Causality was the main theme of the last ‘network meeting’, on Friday 16 December, where about thirty NSMD affiliated researchers exchanged ideas and discussed complicated research questions. Originating from six Dutch universities, the fact that it was an online meeting saved a lot of travel time and CO2 emission. It was the fifth online meeting in this format, this time organised by the colleagues from University of Amsterdam.

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Causality can be described as the relationship between two (or more) variables, where one is the cause and the other the effect. For example: the snow in Limburg during this online meeting, caused more car accidents than on a regular Friday morning. Or: treatment of an anxiety disorder can lead to fewer symptoms for the patient. 

In the NSMD project, one of the central questions to answer is: can we draw a network of a person’s symptoms, based on data collected by the patient, and can we point out whether symptoms are causally related? Especially within cross-sectional data sets this seems to be a challenge, if at all possible. With what algorithm can you determine causal relations? Does randomisation guarantee excluding all cofounds? As always, there were many topics to discuss.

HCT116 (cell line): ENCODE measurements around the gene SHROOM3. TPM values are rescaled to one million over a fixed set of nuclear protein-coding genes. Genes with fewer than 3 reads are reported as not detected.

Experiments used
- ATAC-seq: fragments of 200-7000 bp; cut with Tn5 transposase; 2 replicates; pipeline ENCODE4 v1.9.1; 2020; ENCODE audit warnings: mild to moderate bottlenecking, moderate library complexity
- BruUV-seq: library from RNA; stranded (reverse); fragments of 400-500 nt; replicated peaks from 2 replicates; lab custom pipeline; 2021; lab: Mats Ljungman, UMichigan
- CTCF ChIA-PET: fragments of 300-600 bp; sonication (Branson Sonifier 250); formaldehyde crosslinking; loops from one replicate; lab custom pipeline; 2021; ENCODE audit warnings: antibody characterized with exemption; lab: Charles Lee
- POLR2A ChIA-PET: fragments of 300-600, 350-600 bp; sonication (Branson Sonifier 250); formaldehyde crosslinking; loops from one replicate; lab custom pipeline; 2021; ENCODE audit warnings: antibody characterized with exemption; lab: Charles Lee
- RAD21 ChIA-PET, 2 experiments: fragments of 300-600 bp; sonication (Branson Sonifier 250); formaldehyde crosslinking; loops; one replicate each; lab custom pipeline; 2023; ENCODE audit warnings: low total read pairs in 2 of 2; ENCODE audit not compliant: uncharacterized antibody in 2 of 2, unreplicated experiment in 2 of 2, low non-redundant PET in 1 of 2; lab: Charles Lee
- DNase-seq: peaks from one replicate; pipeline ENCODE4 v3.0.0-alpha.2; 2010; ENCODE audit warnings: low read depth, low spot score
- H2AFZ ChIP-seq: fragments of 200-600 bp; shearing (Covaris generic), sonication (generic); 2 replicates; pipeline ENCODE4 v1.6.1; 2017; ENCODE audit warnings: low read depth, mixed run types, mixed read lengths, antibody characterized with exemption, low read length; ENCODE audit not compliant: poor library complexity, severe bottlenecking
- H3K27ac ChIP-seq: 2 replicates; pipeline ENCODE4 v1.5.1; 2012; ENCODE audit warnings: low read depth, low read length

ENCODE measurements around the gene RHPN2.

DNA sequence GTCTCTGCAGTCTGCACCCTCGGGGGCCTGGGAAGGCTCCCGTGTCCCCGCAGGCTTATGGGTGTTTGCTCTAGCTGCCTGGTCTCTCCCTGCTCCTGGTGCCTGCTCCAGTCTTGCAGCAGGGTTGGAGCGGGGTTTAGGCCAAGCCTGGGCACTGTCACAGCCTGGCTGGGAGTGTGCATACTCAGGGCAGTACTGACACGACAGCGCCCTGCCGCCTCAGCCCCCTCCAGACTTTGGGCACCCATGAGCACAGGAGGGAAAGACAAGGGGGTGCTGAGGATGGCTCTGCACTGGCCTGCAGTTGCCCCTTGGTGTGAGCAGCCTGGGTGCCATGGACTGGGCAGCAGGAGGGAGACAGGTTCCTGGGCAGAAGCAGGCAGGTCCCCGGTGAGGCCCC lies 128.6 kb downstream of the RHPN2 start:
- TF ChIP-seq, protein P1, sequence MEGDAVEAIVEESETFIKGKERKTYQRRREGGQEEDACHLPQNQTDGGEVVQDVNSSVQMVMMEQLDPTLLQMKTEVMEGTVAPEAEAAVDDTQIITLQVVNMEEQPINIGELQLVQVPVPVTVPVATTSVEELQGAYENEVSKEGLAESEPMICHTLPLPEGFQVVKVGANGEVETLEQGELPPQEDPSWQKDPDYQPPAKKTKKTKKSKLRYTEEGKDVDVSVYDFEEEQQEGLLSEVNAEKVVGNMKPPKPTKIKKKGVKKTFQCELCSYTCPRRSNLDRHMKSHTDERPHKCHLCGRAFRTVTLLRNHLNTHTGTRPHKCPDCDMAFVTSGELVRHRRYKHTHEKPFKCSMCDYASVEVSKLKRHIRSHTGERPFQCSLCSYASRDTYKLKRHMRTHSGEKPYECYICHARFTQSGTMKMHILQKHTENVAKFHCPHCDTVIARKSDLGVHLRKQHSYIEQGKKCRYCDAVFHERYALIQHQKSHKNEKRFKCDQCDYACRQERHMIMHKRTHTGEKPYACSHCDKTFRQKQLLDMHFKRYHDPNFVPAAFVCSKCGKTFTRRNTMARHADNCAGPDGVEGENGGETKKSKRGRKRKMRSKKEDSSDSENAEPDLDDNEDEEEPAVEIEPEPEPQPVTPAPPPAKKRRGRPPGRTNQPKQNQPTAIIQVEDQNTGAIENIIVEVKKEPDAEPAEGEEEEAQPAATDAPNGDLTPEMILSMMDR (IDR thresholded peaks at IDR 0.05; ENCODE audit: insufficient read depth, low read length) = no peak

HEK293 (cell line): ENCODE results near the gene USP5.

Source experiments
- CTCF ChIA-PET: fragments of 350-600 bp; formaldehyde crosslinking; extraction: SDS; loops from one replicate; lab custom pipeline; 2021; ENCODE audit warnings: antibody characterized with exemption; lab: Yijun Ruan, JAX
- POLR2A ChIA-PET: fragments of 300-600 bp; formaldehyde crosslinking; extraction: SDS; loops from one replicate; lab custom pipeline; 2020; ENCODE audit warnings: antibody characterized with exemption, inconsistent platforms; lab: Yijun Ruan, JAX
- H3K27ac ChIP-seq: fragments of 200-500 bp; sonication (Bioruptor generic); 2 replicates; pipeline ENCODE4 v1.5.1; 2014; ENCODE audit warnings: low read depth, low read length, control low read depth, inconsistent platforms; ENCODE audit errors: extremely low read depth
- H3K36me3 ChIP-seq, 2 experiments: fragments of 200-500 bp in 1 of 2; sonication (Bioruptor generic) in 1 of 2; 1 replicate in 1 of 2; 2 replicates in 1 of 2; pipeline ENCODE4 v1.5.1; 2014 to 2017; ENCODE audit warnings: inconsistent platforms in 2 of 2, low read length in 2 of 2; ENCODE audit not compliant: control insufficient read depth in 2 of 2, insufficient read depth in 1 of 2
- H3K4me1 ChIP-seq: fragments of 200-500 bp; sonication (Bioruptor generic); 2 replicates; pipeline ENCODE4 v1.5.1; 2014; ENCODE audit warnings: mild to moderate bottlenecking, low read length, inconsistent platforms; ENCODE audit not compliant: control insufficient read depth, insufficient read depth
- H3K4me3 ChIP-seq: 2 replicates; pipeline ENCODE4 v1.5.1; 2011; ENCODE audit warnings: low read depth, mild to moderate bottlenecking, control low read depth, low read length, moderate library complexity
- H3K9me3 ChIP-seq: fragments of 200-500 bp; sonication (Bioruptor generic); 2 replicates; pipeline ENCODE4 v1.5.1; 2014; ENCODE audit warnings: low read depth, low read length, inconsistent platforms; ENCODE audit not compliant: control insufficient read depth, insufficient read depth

Lourens Waldorp (UvA) gave an inspiring overview of possibilities and limitations. Peter de Jong from Groningen University did his best to do his PhD student Franziska Schutzeichel justice, who prepared a presentation about her findings so far, but fell ill unfortunately. The comorbidity of symptoms of depression, anxiety and eating disorders, plus the potential value of meaning in life was presented, including potential causalities between the variables. PhD student René Freichel, from UvA, gave very informative talk on ‘causal interference in panel data’ and the application of panel network models, including the ‘cross legged panel network models’. Puzzled, enthusiastic, and most of all inspired, the NSMD group left zoom after 2,5 hours. There’s (net)work to do.